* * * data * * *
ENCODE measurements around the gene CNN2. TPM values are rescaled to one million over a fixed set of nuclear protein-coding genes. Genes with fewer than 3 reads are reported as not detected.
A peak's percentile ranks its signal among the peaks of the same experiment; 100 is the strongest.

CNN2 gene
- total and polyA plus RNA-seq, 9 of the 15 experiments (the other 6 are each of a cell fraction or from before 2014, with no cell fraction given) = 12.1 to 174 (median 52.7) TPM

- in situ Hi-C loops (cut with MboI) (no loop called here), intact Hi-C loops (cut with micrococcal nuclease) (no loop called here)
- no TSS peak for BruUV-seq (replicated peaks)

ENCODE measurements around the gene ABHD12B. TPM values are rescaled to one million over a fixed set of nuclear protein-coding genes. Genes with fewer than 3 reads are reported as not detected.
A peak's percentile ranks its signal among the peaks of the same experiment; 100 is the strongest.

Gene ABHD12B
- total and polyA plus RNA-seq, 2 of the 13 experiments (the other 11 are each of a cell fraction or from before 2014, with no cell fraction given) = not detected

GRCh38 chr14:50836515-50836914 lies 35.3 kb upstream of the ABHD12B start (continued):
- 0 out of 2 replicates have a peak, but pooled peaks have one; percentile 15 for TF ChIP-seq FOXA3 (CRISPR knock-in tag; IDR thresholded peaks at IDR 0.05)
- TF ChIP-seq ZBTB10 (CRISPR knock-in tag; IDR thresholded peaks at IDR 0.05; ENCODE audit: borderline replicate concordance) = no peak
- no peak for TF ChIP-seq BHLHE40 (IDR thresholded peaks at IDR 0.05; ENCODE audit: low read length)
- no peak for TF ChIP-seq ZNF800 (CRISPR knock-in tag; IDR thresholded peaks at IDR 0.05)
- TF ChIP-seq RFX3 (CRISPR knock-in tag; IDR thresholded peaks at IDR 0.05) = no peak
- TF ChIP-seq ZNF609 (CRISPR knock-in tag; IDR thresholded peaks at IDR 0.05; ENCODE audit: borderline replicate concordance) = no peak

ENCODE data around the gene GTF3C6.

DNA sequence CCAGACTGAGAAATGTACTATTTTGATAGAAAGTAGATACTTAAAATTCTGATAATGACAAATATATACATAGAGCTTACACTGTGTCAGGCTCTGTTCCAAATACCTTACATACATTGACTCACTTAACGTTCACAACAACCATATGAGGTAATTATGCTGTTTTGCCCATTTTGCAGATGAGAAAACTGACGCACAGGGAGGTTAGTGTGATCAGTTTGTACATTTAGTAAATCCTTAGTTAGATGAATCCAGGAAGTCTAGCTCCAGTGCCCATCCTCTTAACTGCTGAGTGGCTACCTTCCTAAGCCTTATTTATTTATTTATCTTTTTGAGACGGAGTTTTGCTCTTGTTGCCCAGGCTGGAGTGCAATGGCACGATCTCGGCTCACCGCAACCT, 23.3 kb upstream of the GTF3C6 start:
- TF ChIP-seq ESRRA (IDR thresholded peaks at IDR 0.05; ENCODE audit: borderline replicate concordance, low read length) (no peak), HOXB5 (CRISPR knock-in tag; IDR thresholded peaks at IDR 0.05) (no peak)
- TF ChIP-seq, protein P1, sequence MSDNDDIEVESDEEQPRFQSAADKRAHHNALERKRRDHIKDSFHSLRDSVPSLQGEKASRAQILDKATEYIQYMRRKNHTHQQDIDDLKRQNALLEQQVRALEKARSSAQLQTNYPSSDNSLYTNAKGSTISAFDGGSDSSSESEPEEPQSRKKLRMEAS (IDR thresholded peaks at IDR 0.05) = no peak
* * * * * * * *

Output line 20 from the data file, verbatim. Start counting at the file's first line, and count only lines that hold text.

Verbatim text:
- TF ChIP-seq ESRRA (IDR thresholded peaks at IDR 0.05; ENCODE audit: borderline replicate concordance, low read length) (no peak), HOXB5 (CRISPR knock-in tag; IDR thresholded peaks at IDR 0.05) (no peak)